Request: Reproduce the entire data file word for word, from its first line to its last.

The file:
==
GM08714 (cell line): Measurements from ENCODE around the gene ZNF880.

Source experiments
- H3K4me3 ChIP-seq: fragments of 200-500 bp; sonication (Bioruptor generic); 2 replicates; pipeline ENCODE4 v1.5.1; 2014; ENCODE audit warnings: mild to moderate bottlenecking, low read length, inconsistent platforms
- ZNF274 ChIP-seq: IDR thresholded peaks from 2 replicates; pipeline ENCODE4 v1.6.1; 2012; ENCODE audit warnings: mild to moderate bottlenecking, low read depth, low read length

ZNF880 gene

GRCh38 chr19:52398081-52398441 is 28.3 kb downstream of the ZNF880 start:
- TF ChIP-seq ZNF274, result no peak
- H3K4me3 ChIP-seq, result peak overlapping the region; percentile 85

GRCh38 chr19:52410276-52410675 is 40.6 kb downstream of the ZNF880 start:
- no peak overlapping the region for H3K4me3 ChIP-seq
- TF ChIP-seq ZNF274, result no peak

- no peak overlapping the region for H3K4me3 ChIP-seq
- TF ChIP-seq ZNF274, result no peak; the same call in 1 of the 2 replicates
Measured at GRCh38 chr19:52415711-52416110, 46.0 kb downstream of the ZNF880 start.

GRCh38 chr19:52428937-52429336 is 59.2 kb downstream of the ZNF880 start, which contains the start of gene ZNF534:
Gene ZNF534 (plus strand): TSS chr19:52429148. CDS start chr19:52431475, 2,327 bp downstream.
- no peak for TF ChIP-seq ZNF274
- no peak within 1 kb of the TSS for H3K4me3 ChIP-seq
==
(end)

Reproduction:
GM08714 (cell line): Measurements from ENCODE around the gene ZNF880.

Source experiments
- H3K4me3 ChIP-seq: fragments of 200-500 bp; sonication (Bioruptor generic); 2 replicates; pipeline ENCODE4 v1.5.1; 2014; ENCODE audit warnings: mild to moderate bottlenecking, low read length, inconsistent platforms
- ZNF274 ChIP-seq: IDR thresholded peaks from 2 replicates; pipeline ENCODE4 v1.6.1; 2012; ENCODE audit warnings: mild to moderate bottlenecking, low read depth, low read length

ZNF880 gene

GRCh38 chr19:52398081-52398441 is 28.3 kb downstream of the ZNF880 start:
- TF ChIP-seq ZNF274, result no peak
- H3K4me3 ChIP-seq, result peak overlapping the region; percentile 85

GRCh38 chr19:52410276-52410675 is 40.6 kb downstream of the ZNF880 start:
- no peak overlapping the region for H3K4me3 ChIP-seq
- TF ChIP-seq ZNF274, result no peak

- no peak overlapping the region for H3K4me3 ChIP-seq
- TF ChIP-seq ZNF274, result no peak; the same call in 1 of the 2 replicates
Measured at GRCh38 chr19:52415711-52416110, 46.0 kb downstream of the ZNF880 start.

GRCh38 chr19:52428937-52429336 is 59.2 kb downstream of the ZNF880 start, which contains the start of gene ZNF534:
Gene ZNF534 (plus strand): TSS chr19:52429148. CDS start chr19:52431475, 2,327 bp downstream.
- no peak for TF ChIP-seq ZNF274
- no peak within 1 kb of the TSS for H3K4me3 ChIP-seq